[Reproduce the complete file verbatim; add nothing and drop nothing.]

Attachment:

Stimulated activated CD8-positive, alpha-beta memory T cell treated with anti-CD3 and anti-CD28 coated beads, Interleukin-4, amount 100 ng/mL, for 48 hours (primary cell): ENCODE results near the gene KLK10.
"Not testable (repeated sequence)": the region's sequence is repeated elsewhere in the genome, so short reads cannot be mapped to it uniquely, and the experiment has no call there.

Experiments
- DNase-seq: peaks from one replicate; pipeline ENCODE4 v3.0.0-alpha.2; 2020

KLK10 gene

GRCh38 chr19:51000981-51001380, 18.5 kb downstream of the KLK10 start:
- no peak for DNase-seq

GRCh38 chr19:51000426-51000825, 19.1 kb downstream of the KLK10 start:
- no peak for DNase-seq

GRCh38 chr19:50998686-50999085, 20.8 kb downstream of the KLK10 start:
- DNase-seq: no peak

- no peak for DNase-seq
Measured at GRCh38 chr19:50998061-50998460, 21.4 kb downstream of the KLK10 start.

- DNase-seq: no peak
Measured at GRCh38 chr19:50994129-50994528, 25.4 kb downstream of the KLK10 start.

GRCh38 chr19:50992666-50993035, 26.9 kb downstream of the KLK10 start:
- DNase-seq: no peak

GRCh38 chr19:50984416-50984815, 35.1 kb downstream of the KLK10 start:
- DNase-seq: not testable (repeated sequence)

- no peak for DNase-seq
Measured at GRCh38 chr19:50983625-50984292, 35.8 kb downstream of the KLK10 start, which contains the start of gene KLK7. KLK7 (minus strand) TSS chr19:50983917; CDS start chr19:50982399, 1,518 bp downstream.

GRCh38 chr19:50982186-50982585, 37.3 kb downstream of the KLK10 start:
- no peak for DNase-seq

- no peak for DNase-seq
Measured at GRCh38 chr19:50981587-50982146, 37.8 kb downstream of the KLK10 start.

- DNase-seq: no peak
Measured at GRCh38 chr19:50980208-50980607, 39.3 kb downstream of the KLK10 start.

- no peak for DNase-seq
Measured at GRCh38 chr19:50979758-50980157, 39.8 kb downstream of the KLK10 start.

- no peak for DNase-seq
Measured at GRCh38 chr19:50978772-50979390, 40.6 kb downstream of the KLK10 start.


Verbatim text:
Stimulated activated CD8-positive, alpha-beta memory T cell treated with anti-CD3 and anti-CD28 coated beads, Interleukin-4, amount 100 ng/mL, for 48 hours (primary cell): ENCODE results near the gene KLK10.
"Not testable (repeated sequence)": the region's sequence is repeated elsewhere in the genome, so short reads cannot be mapped to it uniquely, and the experiment has no call there.

Experiments
- DNase-seq: peaks from one replicate; pipeline ENCODE4 v3.0.0-alpha.2; 2020

KLK10 gene

GRCh38 chr19:51000981-51001380, 18.5 kb downstream of the KLK10 start:
- no peak for DNase-seq

GRCh38 chr19:51000426-51000825, 19.1 kb downstream of the KLK10 start:
- no peak for DNase-seq

GRCh38 chr19:50998686-50999085, 20.8 kb downstream of the KLK10 start:
- DNase-seq: no peak

- no peak for DNase-seq
Measured at GRCh38 chr19:50998061-50998460, 21.4 kb downstream of the KLK10 start.

- DNase-seq: no peak
Measured at GRCh38 chr19:50994129-50994528, 25.4 kb downstream of the KLK10 start.

GRCh38 chr19:50992666-50993035, 26.9 kb downstream of the KLK10 start:
- DNase-seq: no peak

GRCh38 chr19:50984416-50984815, 35.1 kb downstream of the KLK10 start:
- DNase-seq: not testable (repeated sequence)

- no peak for DNase-seq
Measured at GRCh38 chr19:50983625-50984292, 35.8 kb downstream of the KLK10 start, which contains the start of gene KLK7. KLK7 (minus strand) TSS chr19:50983917; CDS start chr19:50982399, 1,518 bp downstream.

GRCh38 chr19:50982186-50982585, 37.3 kb downstream of the KLK10 start:
- no peak for DNase-seq

- no peak for DNase-seq
Measured at GRCh38 chr19:50981587-50982146, 37.8 kb downstream of the KLK10 start.

- DNase-seq: no peak
Measured at GRCh38 chr19:50980208-50980607, 39.3 kb downstream of the KLK10 start.

- no peak for DNase-seq
Measured at GRCh38 chr19:50979758-50980157, 39.8 kb downstream of the KLK10 start.

- no peak for DNase-seq
Measured at GRCh38 chr19:50978772-50979390, 40.6 kb downstream of the KLK10 start.